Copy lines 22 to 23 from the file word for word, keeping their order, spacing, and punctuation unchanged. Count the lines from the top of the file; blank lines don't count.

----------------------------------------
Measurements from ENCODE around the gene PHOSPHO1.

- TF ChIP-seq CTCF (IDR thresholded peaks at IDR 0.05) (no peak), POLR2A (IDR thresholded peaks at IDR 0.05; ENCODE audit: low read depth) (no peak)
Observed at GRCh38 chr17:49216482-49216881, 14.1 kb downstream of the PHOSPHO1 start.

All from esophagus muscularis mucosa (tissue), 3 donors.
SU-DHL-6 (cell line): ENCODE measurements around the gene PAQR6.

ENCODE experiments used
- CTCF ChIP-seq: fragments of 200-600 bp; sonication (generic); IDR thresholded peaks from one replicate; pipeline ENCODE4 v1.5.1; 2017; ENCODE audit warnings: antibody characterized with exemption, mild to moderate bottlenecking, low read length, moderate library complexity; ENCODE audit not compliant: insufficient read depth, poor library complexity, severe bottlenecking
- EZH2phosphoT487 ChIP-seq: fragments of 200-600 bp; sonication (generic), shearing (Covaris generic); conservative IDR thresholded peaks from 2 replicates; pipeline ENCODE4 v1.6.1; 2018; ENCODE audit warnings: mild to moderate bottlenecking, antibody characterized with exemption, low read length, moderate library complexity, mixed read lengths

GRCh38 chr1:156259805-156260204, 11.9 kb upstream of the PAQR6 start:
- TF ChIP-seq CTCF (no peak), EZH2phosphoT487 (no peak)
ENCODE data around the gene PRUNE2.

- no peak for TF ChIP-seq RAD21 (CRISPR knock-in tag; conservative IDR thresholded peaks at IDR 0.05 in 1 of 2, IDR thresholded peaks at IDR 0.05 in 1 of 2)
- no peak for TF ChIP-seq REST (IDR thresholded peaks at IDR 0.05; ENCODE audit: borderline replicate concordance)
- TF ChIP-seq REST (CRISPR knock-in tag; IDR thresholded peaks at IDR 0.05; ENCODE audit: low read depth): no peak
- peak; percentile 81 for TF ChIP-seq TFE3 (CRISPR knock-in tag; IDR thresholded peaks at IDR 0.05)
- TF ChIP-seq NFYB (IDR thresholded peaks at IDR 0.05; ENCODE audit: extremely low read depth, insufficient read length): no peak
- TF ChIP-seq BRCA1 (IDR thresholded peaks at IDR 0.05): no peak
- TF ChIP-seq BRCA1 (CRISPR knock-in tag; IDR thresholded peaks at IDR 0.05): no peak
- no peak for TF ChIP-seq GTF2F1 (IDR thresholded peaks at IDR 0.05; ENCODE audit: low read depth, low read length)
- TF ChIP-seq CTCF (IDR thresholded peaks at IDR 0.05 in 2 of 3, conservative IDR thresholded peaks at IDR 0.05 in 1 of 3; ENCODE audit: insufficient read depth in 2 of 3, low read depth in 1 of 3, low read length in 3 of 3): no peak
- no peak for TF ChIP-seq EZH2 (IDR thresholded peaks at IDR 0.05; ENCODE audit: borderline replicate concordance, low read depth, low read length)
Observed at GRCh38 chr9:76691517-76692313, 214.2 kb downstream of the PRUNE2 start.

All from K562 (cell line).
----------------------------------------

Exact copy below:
Observed at GRCh38 chr9:76691517-76692313, 214.2 kb downstream of the PRUNE2 start.

All from K562 (cell line).